• OMIM diseaseSee_Also:
  • OMIM diseaseAllelic_Variants:
  • OMIM diseaseCreation_Date: Patricia A. Hartz: 3/28/2005
  • OMIM diseaseEdit_History_Data: wwang: 04/25/2007 alopez: 10/12/2005 terry: 10/10/2005 mgross: 3/28/2005
  • OMIM diseaseContributors: Patricia A. Hartz - updated: 04/25/2007 Ada Hamosh - updated: 10/10/2005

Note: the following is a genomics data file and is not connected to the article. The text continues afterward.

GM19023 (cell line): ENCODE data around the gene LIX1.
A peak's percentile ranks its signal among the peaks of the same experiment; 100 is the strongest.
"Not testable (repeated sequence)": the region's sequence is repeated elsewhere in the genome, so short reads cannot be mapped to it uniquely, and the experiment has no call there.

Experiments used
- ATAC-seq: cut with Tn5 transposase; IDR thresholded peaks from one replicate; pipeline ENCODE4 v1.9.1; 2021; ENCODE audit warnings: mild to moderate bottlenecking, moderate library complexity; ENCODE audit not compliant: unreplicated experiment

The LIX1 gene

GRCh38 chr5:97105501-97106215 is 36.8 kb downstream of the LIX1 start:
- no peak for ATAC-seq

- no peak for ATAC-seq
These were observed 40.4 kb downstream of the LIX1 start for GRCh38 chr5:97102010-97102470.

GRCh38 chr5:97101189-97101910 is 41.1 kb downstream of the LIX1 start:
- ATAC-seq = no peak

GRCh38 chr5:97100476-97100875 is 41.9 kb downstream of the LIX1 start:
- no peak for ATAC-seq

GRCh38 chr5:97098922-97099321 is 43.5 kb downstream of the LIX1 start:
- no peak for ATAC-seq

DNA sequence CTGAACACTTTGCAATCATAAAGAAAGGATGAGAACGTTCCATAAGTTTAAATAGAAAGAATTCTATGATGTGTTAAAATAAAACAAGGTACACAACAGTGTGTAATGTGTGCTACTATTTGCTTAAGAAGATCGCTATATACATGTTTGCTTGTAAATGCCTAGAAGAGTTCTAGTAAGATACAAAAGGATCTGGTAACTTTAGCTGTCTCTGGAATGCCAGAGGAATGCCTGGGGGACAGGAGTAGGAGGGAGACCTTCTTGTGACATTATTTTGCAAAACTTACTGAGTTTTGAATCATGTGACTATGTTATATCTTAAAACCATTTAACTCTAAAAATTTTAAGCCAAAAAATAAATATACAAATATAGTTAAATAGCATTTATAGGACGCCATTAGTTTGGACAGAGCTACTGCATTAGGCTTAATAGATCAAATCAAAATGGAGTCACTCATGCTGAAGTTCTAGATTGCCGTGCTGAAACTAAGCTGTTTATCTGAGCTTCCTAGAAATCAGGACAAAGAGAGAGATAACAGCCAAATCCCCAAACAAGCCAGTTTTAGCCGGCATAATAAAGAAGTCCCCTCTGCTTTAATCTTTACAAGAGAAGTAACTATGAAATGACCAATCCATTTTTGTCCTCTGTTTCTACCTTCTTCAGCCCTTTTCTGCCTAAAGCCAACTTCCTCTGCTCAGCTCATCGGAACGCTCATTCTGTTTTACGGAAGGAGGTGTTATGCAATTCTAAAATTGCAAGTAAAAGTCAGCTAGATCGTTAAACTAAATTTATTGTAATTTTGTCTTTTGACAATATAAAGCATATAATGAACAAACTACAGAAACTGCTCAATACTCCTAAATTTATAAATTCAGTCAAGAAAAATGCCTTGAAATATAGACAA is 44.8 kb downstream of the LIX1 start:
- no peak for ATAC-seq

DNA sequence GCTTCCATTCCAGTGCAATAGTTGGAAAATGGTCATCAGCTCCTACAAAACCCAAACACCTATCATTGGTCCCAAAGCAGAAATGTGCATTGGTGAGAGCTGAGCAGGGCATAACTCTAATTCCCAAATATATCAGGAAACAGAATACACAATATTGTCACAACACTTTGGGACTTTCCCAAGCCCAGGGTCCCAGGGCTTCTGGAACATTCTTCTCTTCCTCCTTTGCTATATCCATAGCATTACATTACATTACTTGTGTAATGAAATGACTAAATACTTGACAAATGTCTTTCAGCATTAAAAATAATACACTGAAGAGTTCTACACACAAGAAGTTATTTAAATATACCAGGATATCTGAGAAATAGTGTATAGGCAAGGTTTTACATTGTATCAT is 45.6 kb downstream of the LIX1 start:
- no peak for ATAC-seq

• OMIM diseaseReference: 1. Berlanga, J. J.; Santoyo, J.; de Haro, C.: Characterization of a mammalian homolog of the GCN2 eukaryotic initiation factor 2-alpha kinase. Europ. J. Biochem. 265: 754-762, 1999. 2. Costa-Mattioli, M.; Gobert, D.; Harding, H.; Herdy, B.; Azzi, M.; Bruno, M.; Bidinosti, M.; Ben Mamou, C.; Marcinkiewicz, E.; Yoshida, M.; Imataka, H.; Cuello, A. C.; Seidah, N.; Sossin, W.; Lacaille, J.-C.; Ron, D.; Nader, K.; Sonenberg, N.: Translational control of hippocampal synaptic plasticity and memory by the elF2-alpha kinase GCN2. Nature 436: 1166-1170, 2005. 3. Guo, F.; Cavener, D. R.: The GCN2 eIF2-alpha kinase regulates fatty-acid homeostasis in the liver during deprivation of an essential amino acid. Cell Metab. 5: 103-114, 2007. 4. Hartz, P. A.: Personal Communication. Baltimore, Md. 3/28/2005. 5. Nagase, T.; Kikuno, R.; Ishikawa, K.; Hirosawa, M.; Ohara, O.: Prediction of the coding sequences of unidentified human genes. XVI. The complete sequences of 150 new cDNA clones from brain which code for large proteins in vitro. DNA Res. 7: 65-73, 2000. 6. Zhang, P.; McGrath, B. C.; Reinert, J.; Olsen, D. S.; Lei, L.; Gill, S.; Wek, S. A.; Vattem, K. M.; Wek, R. C.; Kimball, S. R.; Jefferson, L. S.; Cavener, D. R.: The GCN2 eIF2-alpha kinase is required for adaptation to amino acid deprivation in mice. Molec. Cell. Biol. 22: 6681-6688, 2002.